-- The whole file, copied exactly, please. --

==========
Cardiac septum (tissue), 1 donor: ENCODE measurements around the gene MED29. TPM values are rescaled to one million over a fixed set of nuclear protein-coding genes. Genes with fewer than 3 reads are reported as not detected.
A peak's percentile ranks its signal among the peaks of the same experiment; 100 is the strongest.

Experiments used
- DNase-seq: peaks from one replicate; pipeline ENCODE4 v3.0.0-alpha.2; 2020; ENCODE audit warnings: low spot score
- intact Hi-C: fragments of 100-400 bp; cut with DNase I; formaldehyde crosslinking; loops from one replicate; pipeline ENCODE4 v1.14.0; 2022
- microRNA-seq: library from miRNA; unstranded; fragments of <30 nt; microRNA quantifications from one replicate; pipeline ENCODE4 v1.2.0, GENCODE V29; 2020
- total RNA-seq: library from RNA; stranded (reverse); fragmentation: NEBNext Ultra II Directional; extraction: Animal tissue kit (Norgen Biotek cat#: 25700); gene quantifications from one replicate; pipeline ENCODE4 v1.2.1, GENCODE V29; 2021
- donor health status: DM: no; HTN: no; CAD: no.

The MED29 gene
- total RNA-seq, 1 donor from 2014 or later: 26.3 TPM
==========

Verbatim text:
Cardiac septum (tissue), 1 donor: ENCODE measurements around the gene MED29. TPM values are rescaled to one million over a fixed set of nuclear protein-coding genes. Genes with fewer than 3 reads are reported as not detected.
A peak's percentile ranks its signal among the peaks of the same experiment; 100 is the strongest.

Experiments used
- DNase-seq: peaks from one replicate; pipeline ENCODE4 v3.0.0-alpha.2; 2020; ENCODE audit warnings: low spot score
- intact Hi-C: fragments of 100-400 bp; cut with DNase I; formaldehyde crosslinking; loops from one replicate; pipeline ENCODE4 v1.14.0; 2022
- microRNA-seq: library from miRNA; unstranded; fragments of <30 nt; microRNA quantifications from one replicate; pipeline ENCODE4 v1.2.0, GENCODE V29; 2020
- total RNA-seq: library from RNA; stranded (reverse); fragmentation: NEBNext Ultra II Directional; extraction: Animal tissue kit (Norgen Biotek cat#: 25700); gene quantifications from one replicate; pipeline ENCODE4 v1.2.1, GENCODE V29; 2021
- donor health status: DM: no; HTN: no; CAD: no.

The MED29 gene
- total RNA-seq, 1 donor from 2014 or later: 26.3 TPM